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Biden selects Susan Rice to lead Domestic Policy Council, McDonough for Veterans Affairs

President-elect Joe BidenJoe BidenSenate Democrats negotiating changes to coronavirus bill Rural Americans are the future of the clean energy economy — policymakers must to catch up WHO official says it's 'premature' to think pandemic will be over by end of year MORE has selected Susan Rice, a former U.S. ambassador to the United Nations, to lead the White House Domestic Policy Council, and is nominating Denis McDonoughDenis Richard McDonoughPentagon launches civilian-led commission to address military sexual assault Senate confirms former Michigan governor Granholm as Energy secretary Senate confirms Vilsack as Agriculture secretary MORE as secretary of Veterans Affairs, the transition announced on Thursday.

“The roles they will take on are where the rubber meets the road — where competent and crisis-tested governance can make a meaningful difference in people’s lives, enhancing the dignity, equity, security, and prosperity of the day-to-day lives of Americans,” Biden said in the statement.

Rice also previously served as national security adviser during the Obama administration, and will now direct the Domestic Policy Council, a unit with broad purview over Biden's domestic agenda, including health, immigration and education policy. The role does not require Senate confirmation.

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McDonough, who served as deputy national security adviser and later White House chief of staff under former President Obama, will need to be confirmed by the U.S. Senate in order to lead the sprawling Department of Veterans Affairs, an agency that has for years attracted public scrutiny as a result of management issues.

McDonough received swift praise from Democrats. Sen. Jack ReedJack ReedCORRECTED: Overnight Defense: COVID-19 stymies effort to study sexual assault at military academies | Biden, Saudi king speak ahead of Khashoggi report Overnight Defense: New Senate Armed Services chairman talks Pentagon policy nominee, Afghanistan, more | Biden reads report on Khashoggi killing | Austin stresses vaccine safety in new video Senate Armed Services chair expects 'some extension' of troops in Afghanistan MORE (R.I.), the top Democrat on the Senate Armed Services Committee, called McDonough an “outstanding pick to lead the VA.”

“Denis is a principled, professional patriot and a great supporter of veterans. A former White House Chief of Staff, he is a distinguished public servant who brings the experience, skill, and leadership to be effective in this new post,” Reed said in a statement.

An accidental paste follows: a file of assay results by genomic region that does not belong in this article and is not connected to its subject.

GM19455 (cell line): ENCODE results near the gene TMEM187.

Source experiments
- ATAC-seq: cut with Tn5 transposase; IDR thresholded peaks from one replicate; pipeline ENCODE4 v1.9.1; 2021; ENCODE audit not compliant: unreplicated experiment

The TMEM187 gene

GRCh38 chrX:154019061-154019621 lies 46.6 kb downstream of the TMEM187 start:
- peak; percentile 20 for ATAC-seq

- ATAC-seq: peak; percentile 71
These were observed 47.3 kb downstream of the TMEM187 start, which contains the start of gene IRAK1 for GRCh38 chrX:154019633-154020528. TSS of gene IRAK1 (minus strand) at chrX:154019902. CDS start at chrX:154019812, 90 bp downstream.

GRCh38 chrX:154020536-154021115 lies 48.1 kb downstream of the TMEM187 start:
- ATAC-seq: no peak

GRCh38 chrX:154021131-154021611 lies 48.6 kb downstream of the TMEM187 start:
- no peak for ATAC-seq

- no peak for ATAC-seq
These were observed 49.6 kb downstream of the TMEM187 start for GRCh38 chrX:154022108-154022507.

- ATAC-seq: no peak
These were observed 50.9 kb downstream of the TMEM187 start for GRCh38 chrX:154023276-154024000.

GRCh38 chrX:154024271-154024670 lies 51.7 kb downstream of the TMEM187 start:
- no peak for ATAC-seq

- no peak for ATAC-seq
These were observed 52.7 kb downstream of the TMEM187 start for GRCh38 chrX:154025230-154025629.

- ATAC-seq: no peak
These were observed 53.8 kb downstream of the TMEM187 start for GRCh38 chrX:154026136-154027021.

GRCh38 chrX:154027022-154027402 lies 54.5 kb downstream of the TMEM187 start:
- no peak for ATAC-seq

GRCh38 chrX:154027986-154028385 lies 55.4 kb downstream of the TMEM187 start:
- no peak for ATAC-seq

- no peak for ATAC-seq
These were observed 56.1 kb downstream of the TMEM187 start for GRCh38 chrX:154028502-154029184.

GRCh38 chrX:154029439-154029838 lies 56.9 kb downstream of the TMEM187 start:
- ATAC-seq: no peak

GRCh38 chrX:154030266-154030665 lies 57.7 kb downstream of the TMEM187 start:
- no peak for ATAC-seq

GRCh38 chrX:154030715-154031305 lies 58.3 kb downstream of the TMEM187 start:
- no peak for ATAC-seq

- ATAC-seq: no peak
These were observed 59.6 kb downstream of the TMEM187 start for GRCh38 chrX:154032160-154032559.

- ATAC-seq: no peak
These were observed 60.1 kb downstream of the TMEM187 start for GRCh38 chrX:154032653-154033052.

McDonough’s appointment came as a relative surprise. Others in the mix for the position included Sen. Tammy DuckworthLadda (Tammy) Tammy DuckworthDuckworth calls for Russian bounties intelligence to be declassified Senate Democrats call on GAO to review child care access barriers for disabled parents, kids Biden signs supply chain order after 'positive' meeting with lawmakers MORE (D-Ill.) and Bob McDonald, the former VA secretary under Obama. McDonough will be only the second non-veteran to hold the post if he is confirmed, after David ShulkinDavid Jonathon ShulkinBiden's nominee for VA secretary isn't a veteran — does it matter? The Hill's Morning Report - Presented by Mastercard - Congress slogs toward COVID-19 relief, omnibus deal A crisis that unites veterans MORE, who served as President TrumpDonald TrumpProsecutors focus Trump Organization probe on company's financial officer: report WHO official says it's 'premature' to think pandemic will be over by end of year Romney released from hospital after fall over the weekend MORE’s first VA secretary.

Biden also officially announced other appointments and nominations, including Rep. Marcia FudgeMarcia FudgeBlack Caucus members lobby Biden to tap Shalanda Young for OMB head Sanders votes against Biden USDA nominee Vilsack Senate confirms Vilsack as Agriculture secretary MORE (D-Ohio) as his nominee for secretary of Housing and Urban Development; Katherine Tai, a trade lawyer for the House Ways and Means Committee, as his nominee for U.S. trade representative; and Tom VilsackTom VilsackUSDA: Farm-to-school programs help schools serve healthier meals OVERNIGHT MONEY: House poised to pass debt-ceiling bill MORE as his nominee to serve as secretary of Agriculture, a role that Vilsack will reprise from his time serving in the Obama administration.